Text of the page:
Today I did something that I’ve been saying I will do for a long time. I retired my CSV editor, Killink.
The first release of Killink CSV Editor was back on March 22, 2007, and over the years it has done well despite the fact that I haven’t been actively working on the app or marketing it. Killink had great potential, especially if I had followed the business advice from those smarter than me to focus on the enterprise, but I honestly lost interest in the editor after I started writing apps for Mac and iOS.
I did start work on a Mac version of Killink CSV Editor, and I have still have a semi-working version of it on my iPhone. But I struggled to create the user experience that I wanted on those two platforms. Given enough time I could have conquered the UX challenges, but I knew the market for the editor was small and spending the extra time to do what I wanted didn’t make good business sense. So the Mac and iOS versions never shipped.
I always found the customers of Killink CSV Editor fascinating. While we developer types view CSV as antiquated technology, these customers work with CSV files regularly. And most are business users from large, well known companies. We developer types often times forget that people around the world are using old technologies like CSV daily to do their job, and they too would like a better way to work with old tech like CSV files. Killink CSV Editor was a better way for many for a number of years.
It saddens me to retire Killink CSV Editor, but at the same time I feel like a burden has been lifted off my shoulders. The app is rock solid and support is minimum, but I have felt guilty for a long time about selling a software product that I know isn’t actively being worked on. And with the recent Windows 10 release, I finally decided now is the time to retire my CSV editor.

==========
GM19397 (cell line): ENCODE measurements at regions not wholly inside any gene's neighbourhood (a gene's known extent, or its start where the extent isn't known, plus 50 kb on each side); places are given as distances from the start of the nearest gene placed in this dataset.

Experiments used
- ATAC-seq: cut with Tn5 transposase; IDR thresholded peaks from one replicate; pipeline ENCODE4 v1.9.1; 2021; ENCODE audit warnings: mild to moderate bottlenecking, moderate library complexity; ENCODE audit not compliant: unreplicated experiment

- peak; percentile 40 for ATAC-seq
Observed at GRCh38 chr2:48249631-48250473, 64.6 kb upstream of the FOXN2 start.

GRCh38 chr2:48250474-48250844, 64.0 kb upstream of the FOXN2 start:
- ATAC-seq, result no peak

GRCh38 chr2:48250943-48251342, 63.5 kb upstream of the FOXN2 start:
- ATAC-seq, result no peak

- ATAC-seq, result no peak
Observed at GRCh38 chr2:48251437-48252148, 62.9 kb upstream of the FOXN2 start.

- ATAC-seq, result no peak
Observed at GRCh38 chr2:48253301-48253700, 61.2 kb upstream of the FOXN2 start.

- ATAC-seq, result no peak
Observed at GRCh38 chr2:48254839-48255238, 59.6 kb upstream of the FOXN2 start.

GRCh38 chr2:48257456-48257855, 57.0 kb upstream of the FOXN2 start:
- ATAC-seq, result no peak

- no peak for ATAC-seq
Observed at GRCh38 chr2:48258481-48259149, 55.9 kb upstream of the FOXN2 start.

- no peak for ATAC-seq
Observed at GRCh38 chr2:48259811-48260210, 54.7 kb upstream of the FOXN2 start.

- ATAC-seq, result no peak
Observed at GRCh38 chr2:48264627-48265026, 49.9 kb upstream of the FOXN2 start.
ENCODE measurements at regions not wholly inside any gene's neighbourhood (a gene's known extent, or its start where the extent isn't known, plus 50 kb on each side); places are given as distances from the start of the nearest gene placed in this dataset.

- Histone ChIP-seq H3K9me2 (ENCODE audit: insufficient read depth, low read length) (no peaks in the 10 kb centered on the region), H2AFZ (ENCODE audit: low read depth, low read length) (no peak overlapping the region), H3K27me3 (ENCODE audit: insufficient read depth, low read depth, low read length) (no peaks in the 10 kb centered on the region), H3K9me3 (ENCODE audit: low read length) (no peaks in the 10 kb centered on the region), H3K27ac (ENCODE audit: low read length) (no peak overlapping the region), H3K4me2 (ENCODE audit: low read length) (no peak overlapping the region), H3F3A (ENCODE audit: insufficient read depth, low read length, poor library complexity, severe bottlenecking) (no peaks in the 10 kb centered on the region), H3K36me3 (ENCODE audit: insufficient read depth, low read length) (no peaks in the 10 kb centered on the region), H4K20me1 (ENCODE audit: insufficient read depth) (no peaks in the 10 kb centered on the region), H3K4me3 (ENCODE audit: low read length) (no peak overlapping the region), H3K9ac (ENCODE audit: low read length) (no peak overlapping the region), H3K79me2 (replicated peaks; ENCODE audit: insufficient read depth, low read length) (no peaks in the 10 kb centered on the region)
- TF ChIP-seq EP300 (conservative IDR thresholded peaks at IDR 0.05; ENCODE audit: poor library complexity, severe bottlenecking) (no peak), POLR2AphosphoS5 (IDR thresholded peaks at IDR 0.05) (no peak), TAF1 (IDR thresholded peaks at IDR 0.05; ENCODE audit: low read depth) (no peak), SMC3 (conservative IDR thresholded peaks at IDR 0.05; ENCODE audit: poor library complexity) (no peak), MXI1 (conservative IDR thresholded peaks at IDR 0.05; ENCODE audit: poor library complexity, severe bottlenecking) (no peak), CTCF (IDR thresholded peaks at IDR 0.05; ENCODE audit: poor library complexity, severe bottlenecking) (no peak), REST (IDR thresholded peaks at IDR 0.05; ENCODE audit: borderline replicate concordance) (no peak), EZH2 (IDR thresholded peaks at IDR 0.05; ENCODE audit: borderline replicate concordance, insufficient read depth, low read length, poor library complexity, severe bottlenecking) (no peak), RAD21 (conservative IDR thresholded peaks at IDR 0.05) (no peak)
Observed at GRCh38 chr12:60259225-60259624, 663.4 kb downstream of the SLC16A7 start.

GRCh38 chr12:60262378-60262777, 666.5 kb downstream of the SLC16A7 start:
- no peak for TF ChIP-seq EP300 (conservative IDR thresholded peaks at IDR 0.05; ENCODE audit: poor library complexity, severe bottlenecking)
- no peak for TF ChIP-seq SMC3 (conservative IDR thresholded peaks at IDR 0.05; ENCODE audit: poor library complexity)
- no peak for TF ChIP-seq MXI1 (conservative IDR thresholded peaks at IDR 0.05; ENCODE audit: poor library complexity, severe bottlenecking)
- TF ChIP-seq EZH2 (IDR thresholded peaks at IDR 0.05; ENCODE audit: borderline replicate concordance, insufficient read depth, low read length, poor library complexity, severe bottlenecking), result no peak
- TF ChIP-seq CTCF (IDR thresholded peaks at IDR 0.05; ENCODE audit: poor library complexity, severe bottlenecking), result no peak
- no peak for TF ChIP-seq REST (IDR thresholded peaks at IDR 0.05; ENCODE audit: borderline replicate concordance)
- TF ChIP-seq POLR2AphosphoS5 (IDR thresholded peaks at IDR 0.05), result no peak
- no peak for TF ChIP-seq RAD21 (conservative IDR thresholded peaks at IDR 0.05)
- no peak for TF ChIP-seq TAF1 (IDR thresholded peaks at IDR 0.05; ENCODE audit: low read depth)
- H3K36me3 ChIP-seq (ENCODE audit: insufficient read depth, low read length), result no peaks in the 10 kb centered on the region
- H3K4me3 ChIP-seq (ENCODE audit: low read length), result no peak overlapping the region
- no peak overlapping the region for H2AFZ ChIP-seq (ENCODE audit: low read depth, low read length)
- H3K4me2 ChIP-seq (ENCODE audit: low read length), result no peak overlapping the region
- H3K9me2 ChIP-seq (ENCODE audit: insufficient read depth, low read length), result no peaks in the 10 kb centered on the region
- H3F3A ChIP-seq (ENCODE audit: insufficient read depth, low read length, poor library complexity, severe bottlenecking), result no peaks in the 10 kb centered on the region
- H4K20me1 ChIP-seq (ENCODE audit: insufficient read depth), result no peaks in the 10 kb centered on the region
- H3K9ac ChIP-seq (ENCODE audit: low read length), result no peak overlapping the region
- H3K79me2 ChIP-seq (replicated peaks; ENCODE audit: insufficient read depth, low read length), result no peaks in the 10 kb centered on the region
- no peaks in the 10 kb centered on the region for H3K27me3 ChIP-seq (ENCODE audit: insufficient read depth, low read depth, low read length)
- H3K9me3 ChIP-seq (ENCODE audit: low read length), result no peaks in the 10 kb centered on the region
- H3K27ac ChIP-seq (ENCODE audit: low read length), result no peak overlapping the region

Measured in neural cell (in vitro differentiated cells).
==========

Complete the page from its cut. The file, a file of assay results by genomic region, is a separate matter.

I’ve heard many good things about Windows 10. But if I keep selling Killink to Windows users I will have no choice but to install it some day. And honestly, I don’t want to do that. I have zero interest in Windows these days.
I do plan to continuing supporting licensed users of Killink CSV Editor, which I talk about over at the company blog site. The support load is minimum, so providing ongoing support isn’t a concern for me. Killink is a native Win32 app built using Delphi. It’s rock solid and hasn’t had a serious issue that I couldn’t resolve in email in years. So I’m happy to continue answering questions about Killink and helping folks if they happen to run into a problem. That said, I’m not looking forward to the emails I’m going to receive when people try to buy a new license.
When I retired SMTP Diagnostics, another Windows app I sold for years, I received emails for nearly a year asking why it was no longer available and why I couldn’t make an exception this one time and sell a new license. Most of the time the people understood, but a few sent angry emails. I fully expect the same will happen with the retirement of Killink, and all I can say to those folks is sorry.
Retiring my CSV editor ends another chapter in my long software career. I’m a bit sad by this, but I’m also excited by no longer having the mental burden that came with having my editor sit untouched for such a long time while people were still buying licenses for it.
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